Skin rashes caused by scabies

Scabies is considered as a prevalent skin infection triggered by the Sarcoptes scabiei mite. This skin infection affects millions of individuals all over the globe yearly which causes an extremely itchy rash that can cover the whole body. Remember that this infection is contagious and quickly spreads among family members or close contact with others. Outbreaks are quite common in nursing homes, hospitals and day care centers.

It is important to note that scabies is transmitted through direct skin contact with an infected individual, but it is also possible to become infected after contact with contaminated bedding or clothing.

The mites burrow into the skin to lay eggs and leave behind droppings which can cause hypersensitivity in the skin, resulting to a very itchy rash. The eggs hatch after a few days, releasing the larva that continues the cycle.

How scabies is diagnosed

The doctor will check the symptoms and the appearance of the skin rash. Individuals with scabies typically have a generalized or full body itchy rash, but it does not affect the scalp or face.


The itchiness can become intense in the armpits, between the webs of the fingers, at the waistline, over the joints of the elbows and wrist and in the groin and buttock areas.

The itchiness can become intense in the armpits, between the webs of the fingers, at the waistline, over the joints of the elbows and wrist and in the groin and buttock areas. The rashes appear as small-sized bumps or elevated line or burrows in which the mites dig into the skin. If these areas are scratched, patches of eczema and even bacterial skin infections can develop.

In some cases, a skin scrape or biopsy is performed to check for the presence of mites under a microscope. This is the only sure way to come up with a diagnosis of scabies, but not usually done in most healthcare facilities.

Management of scabies

The treatment for scabies typically involves oral or topical medications. The preferred treatment involves the use of permethrin cream that is applied to the entire body from the neck up to the toes and washed off after 8-14 hours. In studies conducted, many individuals are effectively treated but some might require another application 14 days later if the symptoms persist. Take note the permethrin is considered safe with minimal side effects and can be used on children as young as 2 months old.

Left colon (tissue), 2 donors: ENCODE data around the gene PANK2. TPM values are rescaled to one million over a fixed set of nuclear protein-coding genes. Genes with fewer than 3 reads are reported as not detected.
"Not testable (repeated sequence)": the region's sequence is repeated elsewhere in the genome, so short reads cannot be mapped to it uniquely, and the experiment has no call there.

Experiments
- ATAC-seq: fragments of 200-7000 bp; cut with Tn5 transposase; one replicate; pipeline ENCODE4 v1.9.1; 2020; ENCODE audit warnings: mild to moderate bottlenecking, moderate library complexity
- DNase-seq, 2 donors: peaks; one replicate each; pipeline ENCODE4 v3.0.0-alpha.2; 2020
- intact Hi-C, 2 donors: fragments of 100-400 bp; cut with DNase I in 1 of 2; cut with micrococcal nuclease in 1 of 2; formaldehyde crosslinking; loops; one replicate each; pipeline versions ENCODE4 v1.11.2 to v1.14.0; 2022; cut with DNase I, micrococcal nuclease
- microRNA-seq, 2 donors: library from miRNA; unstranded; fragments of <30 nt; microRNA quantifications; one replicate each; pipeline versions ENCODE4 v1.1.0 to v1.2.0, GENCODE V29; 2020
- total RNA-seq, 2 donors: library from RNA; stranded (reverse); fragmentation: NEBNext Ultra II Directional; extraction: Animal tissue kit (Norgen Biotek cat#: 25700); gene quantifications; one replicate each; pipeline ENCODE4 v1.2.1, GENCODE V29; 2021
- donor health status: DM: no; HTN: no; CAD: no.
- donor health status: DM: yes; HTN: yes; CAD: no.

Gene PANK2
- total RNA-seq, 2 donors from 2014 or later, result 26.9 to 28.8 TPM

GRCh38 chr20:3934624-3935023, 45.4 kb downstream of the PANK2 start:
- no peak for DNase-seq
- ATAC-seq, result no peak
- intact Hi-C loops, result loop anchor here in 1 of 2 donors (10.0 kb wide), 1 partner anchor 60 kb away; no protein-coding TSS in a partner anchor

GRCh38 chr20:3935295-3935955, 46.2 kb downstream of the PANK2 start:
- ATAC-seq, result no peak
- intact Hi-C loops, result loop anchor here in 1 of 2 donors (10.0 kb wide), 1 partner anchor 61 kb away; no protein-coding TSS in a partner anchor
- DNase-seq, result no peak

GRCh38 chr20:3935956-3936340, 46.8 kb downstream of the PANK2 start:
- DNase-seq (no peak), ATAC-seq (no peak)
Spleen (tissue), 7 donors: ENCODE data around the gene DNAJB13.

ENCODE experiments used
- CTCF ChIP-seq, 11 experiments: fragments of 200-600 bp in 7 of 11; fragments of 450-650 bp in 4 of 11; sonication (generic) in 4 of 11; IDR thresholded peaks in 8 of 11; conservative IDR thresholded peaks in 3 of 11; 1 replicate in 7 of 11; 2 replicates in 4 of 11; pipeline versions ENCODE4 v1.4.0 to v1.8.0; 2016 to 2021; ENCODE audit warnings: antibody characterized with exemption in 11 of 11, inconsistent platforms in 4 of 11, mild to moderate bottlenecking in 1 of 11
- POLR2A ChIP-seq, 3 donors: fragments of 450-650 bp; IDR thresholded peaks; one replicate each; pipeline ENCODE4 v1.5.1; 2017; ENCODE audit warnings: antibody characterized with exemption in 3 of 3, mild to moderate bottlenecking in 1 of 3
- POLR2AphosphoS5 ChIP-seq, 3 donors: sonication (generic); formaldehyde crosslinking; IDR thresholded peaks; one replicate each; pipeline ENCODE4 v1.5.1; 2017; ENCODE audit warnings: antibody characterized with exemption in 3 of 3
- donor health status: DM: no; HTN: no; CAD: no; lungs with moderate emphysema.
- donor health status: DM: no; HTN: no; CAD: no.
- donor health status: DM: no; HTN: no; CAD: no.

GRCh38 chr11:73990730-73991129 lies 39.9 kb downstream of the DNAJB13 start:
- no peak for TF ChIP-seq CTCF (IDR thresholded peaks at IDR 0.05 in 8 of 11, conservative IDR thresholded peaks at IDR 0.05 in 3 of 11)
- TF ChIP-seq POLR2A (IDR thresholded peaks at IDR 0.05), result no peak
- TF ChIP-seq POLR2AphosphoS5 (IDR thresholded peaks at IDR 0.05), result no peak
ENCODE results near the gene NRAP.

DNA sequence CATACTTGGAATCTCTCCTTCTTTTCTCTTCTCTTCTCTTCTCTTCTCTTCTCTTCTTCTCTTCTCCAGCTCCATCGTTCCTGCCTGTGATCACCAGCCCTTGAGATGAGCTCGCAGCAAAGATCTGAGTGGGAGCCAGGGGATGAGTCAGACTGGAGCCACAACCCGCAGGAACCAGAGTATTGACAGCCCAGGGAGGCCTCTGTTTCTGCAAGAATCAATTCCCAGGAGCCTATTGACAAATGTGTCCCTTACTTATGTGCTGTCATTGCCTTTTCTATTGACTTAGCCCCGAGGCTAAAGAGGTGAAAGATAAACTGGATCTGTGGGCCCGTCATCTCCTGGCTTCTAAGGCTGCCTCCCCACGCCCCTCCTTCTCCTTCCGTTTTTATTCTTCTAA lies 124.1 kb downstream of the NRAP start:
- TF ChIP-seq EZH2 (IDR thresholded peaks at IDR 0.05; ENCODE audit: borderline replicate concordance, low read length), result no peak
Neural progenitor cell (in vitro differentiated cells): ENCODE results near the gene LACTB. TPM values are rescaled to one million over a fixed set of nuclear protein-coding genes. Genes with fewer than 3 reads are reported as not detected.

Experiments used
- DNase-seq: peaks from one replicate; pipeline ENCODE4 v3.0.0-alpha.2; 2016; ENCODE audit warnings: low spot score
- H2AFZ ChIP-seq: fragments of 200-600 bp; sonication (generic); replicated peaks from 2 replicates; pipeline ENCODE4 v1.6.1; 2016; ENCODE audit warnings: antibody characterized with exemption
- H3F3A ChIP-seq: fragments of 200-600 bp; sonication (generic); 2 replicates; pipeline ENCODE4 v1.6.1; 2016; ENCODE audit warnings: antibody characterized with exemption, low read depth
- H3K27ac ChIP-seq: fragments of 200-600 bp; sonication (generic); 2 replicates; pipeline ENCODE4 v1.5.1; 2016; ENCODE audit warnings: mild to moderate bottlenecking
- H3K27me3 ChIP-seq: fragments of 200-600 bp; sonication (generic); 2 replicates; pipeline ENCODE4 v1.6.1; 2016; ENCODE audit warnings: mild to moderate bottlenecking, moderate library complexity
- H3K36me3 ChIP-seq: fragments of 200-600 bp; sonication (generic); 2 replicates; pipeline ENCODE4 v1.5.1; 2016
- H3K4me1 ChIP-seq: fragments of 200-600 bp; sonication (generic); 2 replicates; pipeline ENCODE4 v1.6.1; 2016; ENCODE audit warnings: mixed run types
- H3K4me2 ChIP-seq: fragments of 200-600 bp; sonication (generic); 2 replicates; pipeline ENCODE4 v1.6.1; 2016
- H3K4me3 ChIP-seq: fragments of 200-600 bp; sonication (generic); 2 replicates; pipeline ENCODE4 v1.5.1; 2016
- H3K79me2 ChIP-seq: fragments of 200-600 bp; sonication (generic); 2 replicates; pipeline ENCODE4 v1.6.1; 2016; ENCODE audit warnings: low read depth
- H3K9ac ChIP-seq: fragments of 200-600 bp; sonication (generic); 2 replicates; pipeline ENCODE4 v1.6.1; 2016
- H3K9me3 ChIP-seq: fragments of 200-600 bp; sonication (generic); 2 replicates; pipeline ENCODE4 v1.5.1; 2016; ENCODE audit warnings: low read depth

Lindane cream is the second choice of treatment due to its potential side effects. The application is similar to permethrin and almost as effective.

In some cases, the topical treatments are not effective. It might be due to certain factors such as intolerance by the individual, cause stinging or burning sensation, too messy or the skin is severely damaged. In such circumstances, one dose of oral ivermectin is a safe and effective treatment for scabies.

How to prevent scabies re-infection

Remember that it is possible to be re-infected with scabies. With this in mind, there are measures to consider.

  • Other family members should undergo treatment for scabies even if they do not have any symptoms.
  • Bedding and clothing should be machine-washed using hot water and dried using a clothes dryer the day after treatment was given.
  • Any bedding, clothing or upholstered furniture that came in contact with the infected individual that could not be washed must be covered in plastic for at least 48-72 hours. Once mites do not come in contact with humans during this time frame, they will not survive.


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